Stay on “The Ketogenic Diet” until you are keto-adapted. After that, commit to an anticancer ketogenic LIFESTYLE for a LIFETIME!
The first weeks and months are the most challenging. Keto-adaptation happens relatively quickly, usually within the first few weeks or months. However, your mindset may not make that rapid a
shift. Research tells us that it takes several months to develop new habits.
In my experience, people often need 4-6 months to be fully up to speed with a ketogenic plan. Of course, relief from symptoms or an AMAZING scan will strengthen your motivation and resolve!
Download Top Ketogenic Diet eBook. Click here to download it.
Once you’re keto-adapted, play with the plan a bit to see if minor variations impact your glucose/ketone numbers to any significant degree. Eat out when the mood strikes you, knowing that you can now sidestep the common food traps.
View your plan as a flexible anticancer ketogenic lifestyle. That mindset allows you the freedom to grow and change, making better choices and more informed decisions as you continue on your journey. I am NOT suggesting that you allow non-keto foods to sneak back into your ketogenic diet or to take extended keto holidays. Instead, you might switch briefly to a modified Atkins or low glycemic index plan while continuing to test your glucose and ketones.
You’ll derive the greatest long-term benefits if you remain true to the basics:
- No grains, sugars, or starchy vegetables
- Only small amounts of berries and certain low-glycemic fruits
- Keep protein portions limited
- Limit dairy proteins to condiment-sized portions
- ALWAYS include LOTS of fats and oils!
Once you are keto-adapted, you may not be hungry when you first wake up. You also might be tired of eggs! Experiment with some new ways to start your day.
- Enjoy a cup of decaf (or coffee) with cream, unsalted butter, coconut oil, or MCT. That may be all you need for several hours. If not, what else can you have? A keto muffin? Half of an avocado?
- Another light choice: 2 TBS of chilled European butter rolled in Himalayan sea salt. (Thank you, Trudy, for sharing your treat!)
- My personal favorite: 1 TBS of almond butter mixed with 2 tsp of coconut oil spread on 4 very thin slices of apple. If I’m taking my usual 1 hour hike, I also eat an ounce of cheddar.
Look back over your first month on the ketogenic diet.
- Recall the vegetables you used most often. Did you keep your favorites on hand? Did you step out of your comfort zone? If not, what other are you willing to try?
- How do you currently prepare them? If you steam them, you may need to get creative in order to work in enough fat. Use high-fat sauces or dressings. Some veggies, such as spaghetti squash and
mashed cauliflower, can hold quite a bit of butter or oil.
- You can make dips and sauces using sour cream, mayo, extra virgin olive oil, snipped herbs and your choice of seasonings.
- If you like your veggies sautéed, use lard instead of olive oil. Drizzle extra virgin olive oil on them.
- Have you tried fermenting vegetables (e.g., sauerkraut or kimchi)? Fermenting lowers the glucose content. Learn more about it online.
- What are you eating for protein? How do you prepare it? You can put a stir fry meal on the table within minutes if you start with leftovers and heat them in bacon grease or coconut oil. Again,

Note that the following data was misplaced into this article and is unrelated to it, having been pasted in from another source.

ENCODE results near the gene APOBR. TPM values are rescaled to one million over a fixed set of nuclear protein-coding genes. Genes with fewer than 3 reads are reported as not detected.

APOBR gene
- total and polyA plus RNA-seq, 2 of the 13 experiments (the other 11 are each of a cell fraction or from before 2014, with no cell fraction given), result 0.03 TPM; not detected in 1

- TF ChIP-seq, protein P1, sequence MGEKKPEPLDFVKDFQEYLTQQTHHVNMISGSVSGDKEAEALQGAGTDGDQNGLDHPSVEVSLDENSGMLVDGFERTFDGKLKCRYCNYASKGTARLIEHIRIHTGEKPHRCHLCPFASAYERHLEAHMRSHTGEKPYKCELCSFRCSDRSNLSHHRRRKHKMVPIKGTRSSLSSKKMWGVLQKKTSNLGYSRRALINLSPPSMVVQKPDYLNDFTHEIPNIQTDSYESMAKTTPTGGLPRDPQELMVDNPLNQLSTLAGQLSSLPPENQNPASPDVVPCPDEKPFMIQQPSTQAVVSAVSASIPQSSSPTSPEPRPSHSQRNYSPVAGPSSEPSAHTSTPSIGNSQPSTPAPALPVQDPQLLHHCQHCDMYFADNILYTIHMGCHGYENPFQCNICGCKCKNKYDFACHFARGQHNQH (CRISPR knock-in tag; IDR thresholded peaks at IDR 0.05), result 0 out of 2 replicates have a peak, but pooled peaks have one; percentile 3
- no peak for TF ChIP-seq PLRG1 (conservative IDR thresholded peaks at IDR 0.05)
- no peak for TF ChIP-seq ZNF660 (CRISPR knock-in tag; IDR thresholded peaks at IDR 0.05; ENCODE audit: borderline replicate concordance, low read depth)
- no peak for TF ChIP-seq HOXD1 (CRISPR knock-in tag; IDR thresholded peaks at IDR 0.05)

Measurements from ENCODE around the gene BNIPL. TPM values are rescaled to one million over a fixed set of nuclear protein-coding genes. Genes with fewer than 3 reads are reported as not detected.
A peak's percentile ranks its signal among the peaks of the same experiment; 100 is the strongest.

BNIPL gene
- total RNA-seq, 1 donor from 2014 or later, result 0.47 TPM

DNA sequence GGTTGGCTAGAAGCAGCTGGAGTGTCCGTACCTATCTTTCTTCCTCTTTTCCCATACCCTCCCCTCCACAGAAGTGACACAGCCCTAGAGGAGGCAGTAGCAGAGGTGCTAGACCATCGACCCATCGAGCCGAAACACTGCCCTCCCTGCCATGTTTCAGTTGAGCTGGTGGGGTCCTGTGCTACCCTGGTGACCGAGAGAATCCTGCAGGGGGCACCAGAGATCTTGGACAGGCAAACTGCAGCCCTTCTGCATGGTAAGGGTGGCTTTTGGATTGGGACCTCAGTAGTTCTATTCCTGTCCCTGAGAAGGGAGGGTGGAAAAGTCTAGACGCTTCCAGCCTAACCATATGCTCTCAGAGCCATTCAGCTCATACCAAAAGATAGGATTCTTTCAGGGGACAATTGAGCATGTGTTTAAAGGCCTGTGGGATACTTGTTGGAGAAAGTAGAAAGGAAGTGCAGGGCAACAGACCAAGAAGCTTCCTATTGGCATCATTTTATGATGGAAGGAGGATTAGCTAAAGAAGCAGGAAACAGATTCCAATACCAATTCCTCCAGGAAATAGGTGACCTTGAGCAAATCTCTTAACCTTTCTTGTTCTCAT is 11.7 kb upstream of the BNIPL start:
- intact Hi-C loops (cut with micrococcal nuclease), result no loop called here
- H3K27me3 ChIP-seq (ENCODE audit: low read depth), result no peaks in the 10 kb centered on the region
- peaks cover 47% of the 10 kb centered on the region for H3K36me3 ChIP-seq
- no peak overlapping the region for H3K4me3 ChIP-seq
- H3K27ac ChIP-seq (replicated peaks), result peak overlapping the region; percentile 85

seasonings make a huge difference! Add curry for an Asian taste or spice it up with hot sauce for a Mexican meal.
- Turn your leftover meats into various salads by dicing them up and mixing in some mayo. These salads travel well to work or school and don’t need reheating.
- Take some weekend time to batch favorite meals or snacks. Having a few ready meals makes it easier to deal with tight work days.
Rotate your foods.
Eating the same foods every day for weeks on end will dull your palate. In some cases, you might even develop intolerances.
- Mix it up by varying your cooking methods (e.g., slow cooker vs. roasted).
- Experiment with new foods in making soups and salads. For example, add walnuts and vinaigrette to your Caesar salad.
- Check out the Keto Recipes on my blog.
Once you are keto-adapted AND at the lower end of normal weight, you may see a rise in fasting blood glucose. Possibilities include:
- You make less insulin because your body is mostly in “fat-burning mode”. The glucose your body makes as a normal response to your pre-dawn rise in cortisol stays in circulation longer as it is not high enough to provoke an insulin spike. Ignore your first reading of the day and focus on your post-meal number. If they remain low and steady, no worries here!
- In any case, you may want to engage in some gentle exercise to allow that AM glucose to be taken up by your muscles. Test before you start moving and again when you finish. If your glucose level
drops, that’s a good indication that your muscle tissue is NOT insulin resistant.
- Of course, you MAY be insulin resistant. If so, you are likely to have other metabolic markers of pre-diabetes. Discuss this possibility with your healthcare practitioner.
Where do you go from here? That’s up to you.
Your personal data is a treasure trove of information that can guide you to the next point in your journey. Take time to review:
- Food records
- Data on glucose/ketone levels
- Changes in weight
- Notes on how you’re feeling now compared to pre-diet
- Notes on what actions worked to help you reduce stress
- Changes in clinical symptoms or lab results
- Changes noted in scans taken 6-8 weeks after reaching ketosis
- Reflection on what has worked and what remains challenging. You can choose to keep the status quo or test some o changes. Remember, you don’t need a break from this lifestyle. Instead, make
peace with what you are doing and find ways to make it your own!